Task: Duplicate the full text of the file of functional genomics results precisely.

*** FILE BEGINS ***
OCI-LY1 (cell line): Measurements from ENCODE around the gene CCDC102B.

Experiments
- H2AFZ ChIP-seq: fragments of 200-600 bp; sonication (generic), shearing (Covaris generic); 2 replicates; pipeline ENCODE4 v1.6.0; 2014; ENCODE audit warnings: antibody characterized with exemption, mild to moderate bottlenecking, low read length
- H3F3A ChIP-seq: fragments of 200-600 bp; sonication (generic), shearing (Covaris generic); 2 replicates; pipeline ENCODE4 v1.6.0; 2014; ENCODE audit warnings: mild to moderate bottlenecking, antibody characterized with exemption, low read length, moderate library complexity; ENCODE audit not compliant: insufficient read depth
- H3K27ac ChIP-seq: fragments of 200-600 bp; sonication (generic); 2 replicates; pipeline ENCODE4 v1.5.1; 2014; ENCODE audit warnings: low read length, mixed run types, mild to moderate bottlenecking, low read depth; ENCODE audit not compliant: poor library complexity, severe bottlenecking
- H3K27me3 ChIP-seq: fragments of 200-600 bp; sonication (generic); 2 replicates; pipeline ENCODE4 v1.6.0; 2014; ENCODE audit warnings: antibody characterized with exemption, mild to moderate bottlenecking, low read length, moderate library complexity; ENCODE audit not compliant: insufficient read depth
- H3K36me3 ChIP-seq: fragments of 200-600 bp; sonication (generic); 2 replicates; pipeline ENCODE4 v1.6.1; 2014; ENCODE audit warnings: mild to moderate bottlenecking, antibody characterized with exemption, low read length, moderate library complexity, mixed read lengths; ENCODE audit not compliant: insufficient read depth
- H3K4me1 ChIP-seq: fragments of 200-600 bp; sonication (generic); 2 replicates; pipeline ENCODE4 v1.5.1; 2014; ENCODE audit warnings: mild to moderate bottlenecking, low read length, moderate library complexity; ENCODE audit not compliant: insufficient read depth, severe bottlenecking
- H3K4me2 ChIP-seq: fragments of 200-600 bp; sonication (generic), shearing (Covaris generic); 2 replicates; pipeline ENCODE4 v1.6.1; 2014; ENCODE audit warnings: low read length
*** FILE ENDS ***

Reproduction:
OCI-LY1 (cell line): Measurements from ENCODE around the gene CCDC102B.

Experiments
- H2AFZ ChIP-seq: fragments of 200-600 bp; sonication (generic), shearing (Covaris generic); 2 replicates; pipeline ENCODE4 v1.6.0; 2014; ENCODE audit warnings: antibody characterized with exemption, mild to moderate bottlenecking, low read length
- H3F3A ChIP-seq: fragments of 200-600 bp; sonication (generic), shearing (Covaris generic); 2 replicates; pipeline ENCODE4 v1.6.0; 2014; ENCODE audit warnings: mild to moderate bottlenecking, antibody characterized with exemption, low read length, moderate library complexity; ENCODE audit not compliant: insufficient read depth
- H3K27ac ChIP-seq: fragments of 200-600 bp; sonication (generic); 2 replicates; pipeline ENCODE4 v1.5.1; 2014; ENCODE audit warnings: low read length, mixed run types, mild to moderate bottlenecking, low read depth; ENCODE audit not compliant: poor library complexity, severe bottlenecking
- H3K27me3 ChIP-seq: fragments of 200-600 bp; sonication (generic); 2 replicates; pipeline ENCODE4 v1.6.0; 2014; ENCODE audit warnings: antibody characterized with exemption, mild to moderate bottlenecking, low read length, moderate library complexity; ENCODE audit not compliant: insufficient read depth
- H3K36me3 ChIP-seq: fragments of 200-600 bp; sonication (generic); 2 replicates; pipeline ENCODE4 v1.6.1; 2014; ENCODE audit warnings: mild to moderate bottlenecking, antibody characterized with exemption, low read length, moderate library complexity, mixed read lengths; ENCODE audit not compliant: insufficient read depth
- H3K4me1 ChIP-seq: fragments of 200-600 bp; sonication (generic); 2 replicates; pipeline ENCODE4 v1.5.1; 2014; ENCODE audit warnings: mild to moderate bottlenecking, low read length, moderate library complexity; ENCODE audit not compliant: insufficient read depth, severe bottlenecking
- H3K4me2 ChIP-seq: fragments of 200-600 bp; sonication (generic), shearing (Covaris generic); 2 replicates; pipeline ENCODE4 v1.6.1; 2014; ENCODE audit warnings: low read length